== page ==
When their presence was documented by the Spanish in the 16th century, they were identified as "Pipil" and located in the present areas of western El Salvador, as well as south-eastern Guatemala. Poqomam Maya settlements were interspersed around the area of Chalchuapa.
Some urban centers developed into present-day cities, such as Sonsonate and Ahuachapán. Ruins in Aguilares and those close to the Guazapa volcano are considered to have been Nahua establishments.
In the early 16th century, the Spanish conquistadores ventured into Central America from Mexico, then known as the Spanish colony of New Spain. After subduing the highland Mayan city-states through battle and cooptation, the Spanish sought to extend their dominion to the lower pacific region of the Nahua, then dominated by the powerful city-state of Cuscatlán. Pedro de Alvarado, a lieutenant of Hernán Cortés, led the first Spanish invasion in June 1524. He was accompanied by thousands of Tlaxcala and Cakchiquel allies, who had long been rivals of Cuzcatlan for control over their wealthy cacao-producing region. The Nahua warriors met the Spanish forces in two major open battles that send the Spanish army retreating back to Guatemala. The Spaniards eventually returned with reinforcements. The surviving Cuscatlán forces retreated into the mountains, where they sustained a guerrilla war against the allies of the Spanish, who had occupied the city of Cuscatlán. Unable to defeat this resistance, and with Alvarado nursing a painful leg wound from an arrow in the first battle in Acajutla beach, Diego de Alvarado was forced to lead the rest of the conquest. Two subsequent Spanish expeditions were required to achieve the complete defeat of Cuzcatan, in 1525 and again in 1528.
According to legend, a Nahua Cacique or Lord named Atlácatl and Lord Atunal Tut led the Pipil forces against first contact with the Spanish, the most famous battle being the Battle of Acajutla led by Atunal. The Annals of the Cakchiquels mentions the name "Pan Atacat" (water men), in reference to coastal Nahuas (this may have been a title for war chiefs or coastal warriors).
After the Spanish victory, the Nahuas of Kuskatan became vassals of the Spanish Crown and were no longer referred to as Pipiles by the Spanish but simply indios (Indians), in accordance with the Vatican "Discovery doctrine". The term Pipil has therefore remained associated, in mainstream Salvadoran rhetoric, with the pre-conquest indigenous culture. Today it is used by scholars to distinguish the indigenous population in El Salvador from other Nahua-speaking groups (e.g., in Nicaragua). However, neither the self-identified indigenous population nor its political movement, which has revived in recent decades, uses the term "pipil" to describe themselves but instead uses terms such as "Nawataketza" (a speaker of Nawat) or simply "indígenas" (indigenous).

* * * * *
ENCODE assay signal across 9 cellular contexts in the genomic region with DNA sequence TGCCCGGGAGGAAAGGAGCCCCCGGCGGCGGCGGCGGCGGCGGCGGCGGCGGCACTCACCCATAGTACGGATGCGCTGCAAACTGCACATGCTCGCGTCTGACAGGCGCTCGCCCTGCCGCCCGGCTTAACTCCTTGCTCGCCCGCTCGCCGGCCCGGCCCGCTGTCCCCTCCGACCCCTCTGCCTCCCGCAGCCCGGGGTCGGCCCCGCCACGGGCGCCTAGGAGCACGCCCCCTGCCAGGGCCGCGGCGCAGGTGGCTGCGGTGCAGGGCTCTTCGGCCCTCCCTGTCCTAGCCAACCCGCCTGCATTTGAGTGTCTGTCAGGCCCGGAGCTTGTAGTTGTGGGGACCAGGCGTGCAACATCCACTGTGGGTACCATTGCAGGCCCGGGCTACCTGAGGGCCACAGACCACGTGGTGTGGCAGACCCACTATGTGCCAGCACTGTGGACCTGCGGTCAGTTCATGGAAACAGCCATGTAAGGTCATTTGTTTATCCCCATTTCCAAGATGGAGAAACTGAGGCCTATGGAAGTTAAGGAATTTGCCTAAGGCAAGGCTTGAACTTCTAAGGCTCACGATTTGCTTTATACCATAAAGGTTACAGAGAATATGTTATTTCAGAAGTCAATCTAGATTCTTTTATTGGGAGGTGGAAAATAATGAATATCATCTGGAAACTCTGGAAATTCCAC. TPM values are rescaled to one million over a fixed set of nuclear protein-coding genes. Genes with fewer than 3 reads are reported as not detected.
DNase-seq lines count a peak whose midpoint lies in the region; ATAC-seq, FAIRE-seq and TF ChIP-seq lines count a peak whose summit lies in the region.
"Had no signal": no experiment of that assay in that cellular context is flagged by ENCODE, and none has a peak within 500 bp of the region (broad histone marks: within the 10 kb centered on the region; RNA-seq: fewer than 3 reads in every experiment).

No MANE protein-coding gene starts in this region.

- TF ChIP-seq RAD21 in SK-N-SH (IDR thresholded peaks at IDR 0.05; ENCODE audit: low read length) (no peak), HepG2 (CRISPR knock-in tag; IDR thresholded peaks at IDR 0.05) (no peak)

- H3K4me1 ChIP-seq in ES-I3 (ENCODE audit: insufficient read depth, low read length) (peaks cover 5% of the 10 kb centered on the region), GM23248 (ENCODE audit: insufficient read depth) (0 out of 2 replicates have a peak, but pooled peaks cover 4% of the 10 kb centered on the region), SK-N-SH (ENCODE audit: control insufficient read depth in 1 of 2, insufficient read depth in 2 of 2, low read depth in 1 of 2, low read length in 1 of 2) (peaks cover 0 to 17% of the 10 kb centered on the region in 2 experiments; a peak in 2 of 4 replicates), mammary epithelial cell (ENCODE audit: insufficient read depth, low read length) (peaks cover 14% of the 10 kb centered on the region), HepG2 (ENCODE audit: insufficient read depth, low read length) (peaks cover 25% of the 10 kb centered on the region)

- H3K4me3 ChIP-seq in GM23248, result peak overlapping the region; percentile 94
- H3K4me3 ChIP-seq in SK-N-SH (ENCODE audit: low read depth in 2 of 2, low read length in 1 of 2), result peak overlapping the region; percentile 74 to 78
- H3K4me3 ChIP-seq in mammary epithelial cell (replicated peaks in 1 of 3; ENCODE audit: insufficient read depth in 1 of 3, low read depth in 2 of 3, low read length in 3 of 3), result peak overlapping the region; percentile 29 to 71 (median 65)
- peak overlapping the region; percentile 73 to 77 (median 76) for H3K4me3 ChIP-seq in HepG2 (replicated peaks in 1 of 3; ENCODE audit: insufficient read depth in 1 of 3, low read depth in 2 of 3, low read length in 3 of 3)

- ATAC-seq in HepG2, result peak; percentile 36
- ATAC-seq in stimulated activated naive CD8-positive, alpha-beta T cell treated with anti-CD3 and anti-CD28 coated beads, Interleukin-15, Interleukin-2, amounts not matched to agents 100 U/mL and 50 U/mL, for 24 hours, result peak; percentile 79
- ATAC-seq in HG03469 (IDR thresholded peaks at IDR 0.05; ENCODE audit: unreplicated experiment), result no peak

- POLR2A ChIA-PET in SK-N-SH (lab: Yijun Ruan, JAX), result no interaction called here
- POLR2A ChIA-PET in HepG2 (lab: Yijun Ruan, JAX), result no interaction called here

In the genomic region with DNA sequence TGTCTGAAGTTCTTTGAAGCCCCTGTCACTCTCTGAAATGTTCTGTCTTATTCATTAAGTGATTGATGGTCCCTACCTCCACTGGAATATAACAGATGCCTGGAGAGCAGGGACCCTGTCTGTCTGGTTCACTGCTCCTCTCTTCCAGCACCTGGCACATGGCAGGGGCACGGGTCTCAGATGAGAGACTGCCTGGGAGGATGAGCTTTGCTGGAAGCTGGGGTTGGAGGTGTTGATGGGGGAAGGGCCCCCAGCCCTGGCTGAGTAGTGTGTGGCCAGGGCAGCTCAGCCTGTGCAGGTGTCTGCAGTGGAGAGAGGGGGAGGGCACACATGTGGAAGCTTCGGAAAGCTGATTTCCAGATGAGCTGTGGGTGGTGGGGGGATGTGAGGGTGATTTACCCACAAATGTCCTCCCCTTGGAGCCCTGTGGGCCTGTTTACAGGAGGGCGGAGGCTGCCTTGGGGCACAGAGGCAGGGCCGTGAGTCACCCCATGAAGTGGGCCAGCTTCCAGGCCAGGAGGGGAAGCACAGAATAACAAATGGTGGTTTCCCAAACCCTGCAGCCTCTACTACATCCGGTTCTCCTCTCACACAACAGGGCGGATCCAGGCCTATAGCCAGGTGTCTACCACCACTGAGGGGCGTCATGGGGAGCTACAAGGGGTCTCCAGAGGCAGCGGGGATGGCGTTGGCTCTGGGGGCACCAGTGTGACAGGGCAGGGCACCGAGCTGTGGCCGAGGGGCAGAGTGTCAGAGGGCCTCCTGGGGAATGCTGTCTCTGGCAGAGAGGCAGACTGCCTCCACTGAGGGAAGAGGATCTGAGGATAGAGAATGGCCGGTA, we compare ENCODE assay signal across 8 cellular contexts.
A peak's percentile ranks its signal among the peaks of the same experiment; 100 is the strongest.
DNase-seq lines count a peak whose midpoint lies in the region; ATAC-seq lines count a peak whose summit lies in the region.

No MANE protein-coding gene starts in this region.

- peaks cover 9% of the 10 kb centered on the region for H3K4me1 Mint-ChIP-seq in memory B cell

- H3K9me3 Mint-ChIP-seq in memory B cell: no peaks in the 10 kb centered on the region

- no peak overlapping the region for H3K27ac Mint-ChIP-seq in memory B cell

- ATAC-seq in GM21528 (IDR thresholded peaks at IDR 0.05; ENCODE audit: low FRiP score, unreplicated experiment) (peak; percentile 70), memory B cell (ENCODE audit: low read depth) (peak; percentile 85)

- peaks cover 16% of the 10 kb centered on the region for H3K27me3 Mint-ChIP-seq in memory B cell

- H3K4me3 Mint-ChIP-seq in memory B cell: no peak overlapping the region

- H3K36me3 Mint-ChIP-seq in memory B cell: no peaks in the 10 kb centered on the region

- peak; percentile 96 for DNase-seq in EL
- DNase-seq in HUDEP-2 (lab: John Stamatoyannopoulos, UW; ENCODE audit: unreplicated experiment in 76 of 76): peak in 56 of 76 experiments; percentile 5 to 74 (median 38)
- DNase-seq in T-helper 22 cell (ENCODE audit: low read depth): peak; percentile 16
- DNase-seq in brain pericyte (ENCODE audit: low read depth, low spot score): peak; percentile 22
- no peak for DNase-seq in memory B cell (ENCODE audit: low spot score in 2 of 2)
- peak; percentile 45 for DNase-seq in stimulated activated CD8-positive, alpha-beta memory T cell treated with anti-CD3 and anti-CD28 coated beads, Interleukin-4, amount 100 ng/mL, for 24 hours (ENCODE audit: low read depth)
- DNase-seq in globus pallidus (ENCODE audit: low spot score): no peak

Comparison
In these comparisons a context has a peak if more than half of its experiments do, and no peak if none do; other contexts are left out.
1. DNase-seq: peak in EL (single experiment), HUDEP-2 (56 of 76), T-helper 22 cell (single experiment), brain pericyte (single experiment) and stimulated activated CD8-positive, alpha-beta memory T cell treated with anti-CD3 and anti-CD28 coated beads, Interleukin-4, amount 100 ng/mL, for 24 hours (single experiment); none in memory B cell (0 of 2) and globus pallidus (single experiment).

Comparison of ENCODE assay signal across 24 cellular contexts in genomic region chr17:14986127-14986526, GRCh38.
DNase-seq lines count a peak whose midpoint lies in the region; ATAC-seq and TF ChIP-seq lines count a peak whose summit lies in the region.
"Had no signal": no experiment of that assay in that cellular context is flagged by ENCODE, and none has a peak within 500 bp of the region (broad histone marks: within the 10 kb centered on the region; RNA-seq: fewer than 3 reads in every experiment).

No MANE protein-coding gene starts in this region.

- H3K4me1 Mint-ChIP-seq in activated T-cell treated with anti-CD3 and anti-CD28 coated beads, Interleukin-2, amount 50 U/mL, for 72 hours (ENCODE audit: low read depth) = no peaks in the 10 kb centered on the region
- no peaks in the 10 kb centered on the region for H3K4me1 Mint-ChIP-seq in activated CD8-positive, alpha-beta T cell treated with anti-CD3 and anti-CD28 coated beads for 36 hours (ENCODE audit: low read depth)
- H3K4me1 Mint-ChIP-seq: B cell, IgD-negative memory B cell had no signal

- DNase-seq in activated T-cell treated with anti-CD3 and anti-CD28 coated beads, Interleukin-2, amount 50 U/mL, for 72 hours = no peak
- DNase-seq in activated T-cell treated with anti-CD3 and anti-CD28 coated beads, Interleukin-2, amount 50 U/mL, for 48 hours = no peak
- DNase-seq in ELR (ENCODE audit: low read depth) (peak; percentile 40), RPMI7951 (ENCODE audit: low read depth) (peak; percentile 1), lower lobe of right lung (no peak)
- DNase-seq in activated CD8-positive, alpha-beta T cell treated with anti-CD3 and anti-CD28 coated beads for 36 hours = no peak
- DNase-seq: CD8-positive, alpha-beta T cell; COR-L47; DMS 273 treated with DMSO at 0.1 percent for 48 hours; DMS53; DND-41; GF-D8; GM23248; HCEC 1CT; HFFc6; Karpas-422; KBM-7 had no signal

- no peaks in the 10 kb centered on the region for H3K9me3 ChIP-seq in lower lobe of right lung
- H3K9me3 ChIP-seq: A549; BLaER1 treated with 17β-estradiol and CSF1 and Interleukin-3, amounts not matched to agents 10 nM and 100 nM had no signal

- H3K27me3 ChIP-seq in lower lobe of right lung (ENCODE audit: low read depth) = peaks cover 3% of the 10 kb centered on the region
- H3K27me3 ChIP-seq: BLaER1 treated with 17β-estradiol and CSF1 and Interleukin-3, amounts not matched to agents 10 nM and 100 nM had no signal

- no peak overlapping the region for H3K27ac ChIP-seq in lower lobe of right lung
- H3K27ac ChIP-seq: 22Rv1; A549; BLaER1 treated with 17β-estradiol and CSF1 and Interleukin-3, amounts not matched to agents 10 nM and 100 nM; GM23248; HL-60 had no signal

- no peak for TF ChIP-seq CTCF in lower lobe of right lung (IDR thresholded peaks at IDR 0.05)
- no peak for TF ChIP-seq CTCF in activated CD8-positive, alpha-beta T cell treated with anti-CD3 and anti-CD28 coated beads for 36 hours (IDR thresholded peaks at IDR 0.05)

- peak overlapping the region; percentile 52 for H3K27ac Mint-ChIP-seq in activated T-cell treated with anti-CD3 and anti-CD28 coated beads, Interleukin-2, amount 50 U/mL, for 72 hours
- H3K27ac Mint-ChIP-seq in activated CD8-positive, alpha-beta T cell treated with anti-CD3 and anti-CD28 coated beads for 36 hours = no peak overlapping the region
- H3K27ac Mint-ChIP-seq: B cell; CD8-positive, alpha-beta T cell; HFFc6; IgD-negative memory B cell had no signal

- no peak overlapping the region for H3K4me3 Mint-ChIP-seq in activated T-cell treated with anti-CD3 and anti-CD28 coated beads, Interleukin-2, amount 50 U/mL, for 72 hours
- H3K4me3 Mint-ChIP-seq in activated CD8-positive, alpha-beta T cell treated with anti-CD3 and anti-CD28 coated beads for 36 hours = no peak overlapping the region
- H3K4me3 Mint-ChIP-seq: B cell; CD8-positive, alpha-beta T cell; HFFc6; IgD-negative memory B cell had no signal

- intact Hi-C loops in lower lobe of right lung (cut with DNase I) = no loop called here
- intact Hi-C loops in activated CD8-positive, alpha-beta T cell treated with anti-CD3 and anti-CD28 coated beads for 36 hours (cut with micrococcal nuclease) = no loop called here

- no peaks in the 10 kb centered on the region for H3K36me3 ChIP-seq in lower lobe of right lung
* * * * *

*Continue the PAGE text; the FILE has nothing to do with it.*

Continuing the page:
Popular accounts of the Nahuas have had a strong influence on the national oral histories of El Salvador, with a large portion of the population claiming ancestry from the Pipil and other groups. Some 86% of today's Salvadorans self-report as Mestizos (people of mixed Amerindian and European descent). A small percentage (estimated by the government at 1 percent, by UNESCO at 2 percent, and by scholars at between 2 and 4 percent) is of solely or nearly solely Indigenous ancestry, although the numbers are disputed for political reasons. There are still Natives who speak Nawat (Nahuat) and follow traditional ways of life. They live mainly in the northwestern highlands near the Guatemalan border, but numerous self-identified Indigenous populations live in other areas, such as the Nonualcos south of the capital and the Lenca in the east.
According to a special report in El Diario de Hoy, due to preservation and revitalization efforts of various non-profit organizations in conjunction with several universities, combined with a post-civil war resurgence of Nahua identity in the country of El Salvador, the number of Nawat speakers rose from 200 in the 1980s to 3,000 speakers in 2009. The vast majority of these speakers are young people, a fact that may allow the language to be pulled from the brink of extinction. Nawat (Nahuat) language revitalization efforts are currently being made today, in and outside of El Salvador.
There is also a renewed interest in the preservation of traditional Indigenous customs and other Indigenous cultural practices, as well as a greater willingness by Indigenous Salvadoran communities to perform their ceremonies in public, and to wear traditional Indigenous clothing without fear of government repression.